I needed a wireless remote control for my camera but they are kinda expensive. The official Canon remote costs about half a month of minimum wage where I live. So I went for a less expensive solution, found this cheap wireless doorbell and hacked it to work as a remote trigger:
The principle is easy to understand: A wireless doorbell is comprised by two modules: The remote button (transmitter), and the doorbell receiver. Once the remote button is pressed, a radio signal is transmitted to the doorbell receiver, where it is converted to a digital signal at one input of a microprocessor that play to doorbell chimes. So, the idea here is to extract this digital signal to drive the camera shutter.
Step 1: Building a cable
It may seem strange that you have to build a CABLE to have a WIRELESS remote. You will, actually, operate the remote from distance, using the wireless doorbell button, but the camera shall be connected to the doorbell receiver using a cable.
The cable shall follow the manufacturer specs. For Canon, you just need a 2.5mm audio connector. The camera will shot when the tip of the connector is shorted with the common pin, as shown in this picture.
Since the doorbell has only one button, we're ignoring the focus interface. Our hack will trigger only the shutter button, or you can buy two doorbells to get focus and shutter on your remote
Step 2: Finding the connections
Now we need to find the exact point in the doorbell circuit where we can get the digital signal received from the radio. Fortunately, these cheap doorbells have very simple circuits, and are easy to understand, once you tear them apart.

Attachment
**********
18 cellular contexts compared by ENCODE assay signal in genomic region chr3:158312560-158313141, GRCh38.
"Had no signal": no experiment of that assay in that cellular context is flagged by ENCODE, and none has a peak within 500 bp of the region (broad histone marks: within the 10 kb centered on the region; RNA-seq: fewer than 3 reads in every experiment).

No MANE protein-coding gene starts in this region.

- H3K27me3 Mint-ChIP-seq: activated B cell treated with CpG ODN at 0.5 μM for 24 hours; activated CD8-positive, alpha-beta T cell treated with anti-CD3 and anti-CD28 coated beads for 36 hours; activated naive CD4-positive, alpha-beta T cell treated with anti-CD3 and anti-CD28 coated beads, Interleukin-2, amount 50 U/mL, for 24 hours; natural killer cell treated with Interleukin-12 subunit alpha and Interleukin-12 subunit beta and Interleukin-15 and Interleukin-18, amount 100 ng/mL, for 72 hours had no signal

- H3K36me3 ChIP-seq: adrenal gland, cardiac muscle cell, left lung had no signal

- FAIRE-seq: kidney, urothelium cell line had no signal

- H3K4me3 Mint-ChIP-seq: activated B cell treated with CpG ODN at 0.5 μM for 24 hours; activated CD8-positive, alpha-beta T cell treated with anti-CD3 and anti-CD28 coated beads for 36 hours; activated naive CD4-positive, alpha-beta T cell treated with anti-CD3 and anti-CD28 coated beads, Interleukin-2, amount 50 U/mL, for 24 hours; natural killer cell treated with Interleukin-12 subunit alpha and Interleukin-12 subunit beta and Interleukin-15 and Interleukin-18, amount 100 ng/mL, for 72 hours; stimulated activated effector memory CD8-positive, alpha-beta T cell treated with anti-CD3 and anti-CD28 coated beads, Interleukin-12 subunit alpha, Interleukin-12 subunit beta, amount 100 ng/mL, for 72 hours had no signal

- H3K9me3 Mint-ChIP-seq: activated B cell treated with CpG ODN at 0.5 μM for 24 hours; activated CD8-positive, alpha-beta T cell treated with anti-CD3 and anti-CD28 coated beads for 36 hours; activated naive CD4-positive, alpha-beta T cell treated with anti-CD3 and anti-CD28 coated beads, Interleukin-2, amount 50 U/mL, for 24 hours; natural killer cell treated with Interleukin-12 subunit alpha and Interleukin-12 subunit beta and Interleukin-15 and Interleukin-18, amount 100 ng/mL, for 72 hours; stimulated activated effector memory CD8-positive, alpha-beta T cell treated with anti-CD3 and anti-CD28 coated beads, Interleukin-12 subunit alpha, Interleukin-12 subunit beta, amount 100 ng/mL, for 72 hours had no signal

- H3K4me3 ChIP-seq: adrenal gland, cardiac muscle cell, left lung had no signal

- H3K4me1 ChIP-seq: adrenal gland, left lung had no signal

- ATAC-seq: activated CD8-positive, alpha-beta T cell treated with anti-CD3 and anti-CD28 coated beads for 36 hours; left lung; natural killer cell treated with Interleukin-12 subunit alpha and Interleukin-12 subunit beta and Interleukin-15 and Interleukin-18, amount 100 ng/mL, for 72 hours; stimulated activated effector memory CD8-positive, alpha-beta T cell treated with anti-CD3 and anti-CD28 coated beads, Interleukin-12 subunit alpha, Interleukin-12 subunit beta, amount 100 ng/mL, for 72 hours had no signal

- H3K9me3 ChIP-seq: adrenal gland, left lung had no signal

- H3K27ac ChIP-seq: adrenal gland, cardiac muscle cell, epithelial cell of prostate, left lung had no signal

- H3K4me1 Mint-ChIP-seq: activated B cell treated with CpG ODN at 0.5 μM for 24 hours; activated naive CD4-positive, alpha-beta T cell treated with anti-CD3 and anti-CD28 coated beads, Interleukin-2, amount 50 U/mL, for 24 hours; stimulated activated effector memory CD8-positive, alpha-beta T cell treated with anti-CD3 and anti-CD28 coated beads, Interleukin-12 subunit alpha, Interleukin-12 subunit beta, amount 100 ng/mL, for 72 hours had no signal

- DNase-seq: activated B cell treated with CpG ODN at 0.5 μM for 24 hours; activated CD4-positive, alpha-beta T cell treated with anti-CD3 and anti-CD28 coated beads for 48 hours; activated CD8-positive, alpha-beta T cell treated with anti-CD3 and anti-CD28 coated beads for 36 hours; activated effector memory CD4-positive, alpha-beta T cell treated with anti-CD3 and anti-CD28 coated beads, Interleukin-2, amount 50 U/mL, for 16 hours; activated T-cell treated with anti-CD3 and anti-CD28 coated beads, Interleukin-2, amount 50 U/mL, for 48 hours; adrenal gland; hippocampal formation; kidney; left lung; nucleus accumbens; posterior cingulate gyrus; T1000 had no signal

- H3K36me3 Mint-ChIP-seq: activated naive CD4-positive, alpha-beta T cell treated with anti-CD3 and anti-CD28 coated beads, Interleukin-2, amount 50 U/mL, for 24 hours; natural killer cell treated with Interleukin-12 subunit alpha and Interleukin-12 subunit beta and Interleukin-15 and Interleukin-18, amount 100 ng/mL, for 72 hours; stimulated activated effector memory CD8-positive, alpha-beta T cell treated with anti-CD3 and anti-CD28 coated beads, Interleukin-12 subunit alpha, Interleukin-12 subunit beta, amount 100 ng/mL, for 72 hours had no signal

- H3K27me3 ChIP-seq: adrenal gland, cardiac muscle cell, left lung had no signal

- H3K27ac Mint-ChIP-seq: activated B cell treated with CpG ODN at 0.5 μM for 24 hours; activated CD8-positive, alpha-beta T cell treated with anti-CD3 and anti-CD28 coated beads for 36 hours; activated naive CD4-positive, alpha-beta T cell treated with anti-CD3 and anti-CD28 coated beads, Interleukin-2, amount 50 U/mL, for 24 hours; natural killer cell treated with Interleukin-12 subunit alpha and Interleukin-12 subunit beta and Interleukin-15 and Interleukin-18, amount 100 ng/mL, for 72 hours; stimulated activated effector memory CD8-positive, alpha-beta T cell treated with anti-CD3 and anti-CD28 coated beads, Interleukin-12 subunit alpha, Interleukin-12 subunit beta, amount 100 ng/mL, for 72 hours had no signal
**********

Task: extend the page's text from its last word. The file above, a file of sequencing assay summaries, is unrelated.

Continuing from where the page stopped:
The doorbell receiver I'm using is powered via an AC outlet, and I wanted to change it to work with batteries, so I had to bypass the power supply (Marked in the next image)
The most important thing to look for: The radio receiver output. The doorbell is basically a radio receiver connected to a microprocessor (where all the songs are stored). Using a oscilloscope helps a lot, but the circuit is so simple that you can find it just by following the PCB wiring. Usually doorbells have a led that blinks when the chime is played, so you can connect your cable direct to this led.
Here's the signal I get on the doorbell receiver when I press the transmitter button.
Step 3: Connecting the doorbell to the cable
As a safety measure, we're not connecting the camera directly to the doorbell. Instead, we'll use a single electronic component to insulate both circuits and prevent damaging the camera. This component is an integrated circuit 4N25 (opto-coupler): It segregates both circuits, electrically, and uses an internal led to transmit data from one end to the other.This way, any eventual power surge or failure in the doorbell will be limited to its circuit, and will never damage the camera
So, now we just need to solder the doorbell to our home-made cable, using the 4N25, as shown in the next picture
And here is the final circuit, with batteries and a power switch added: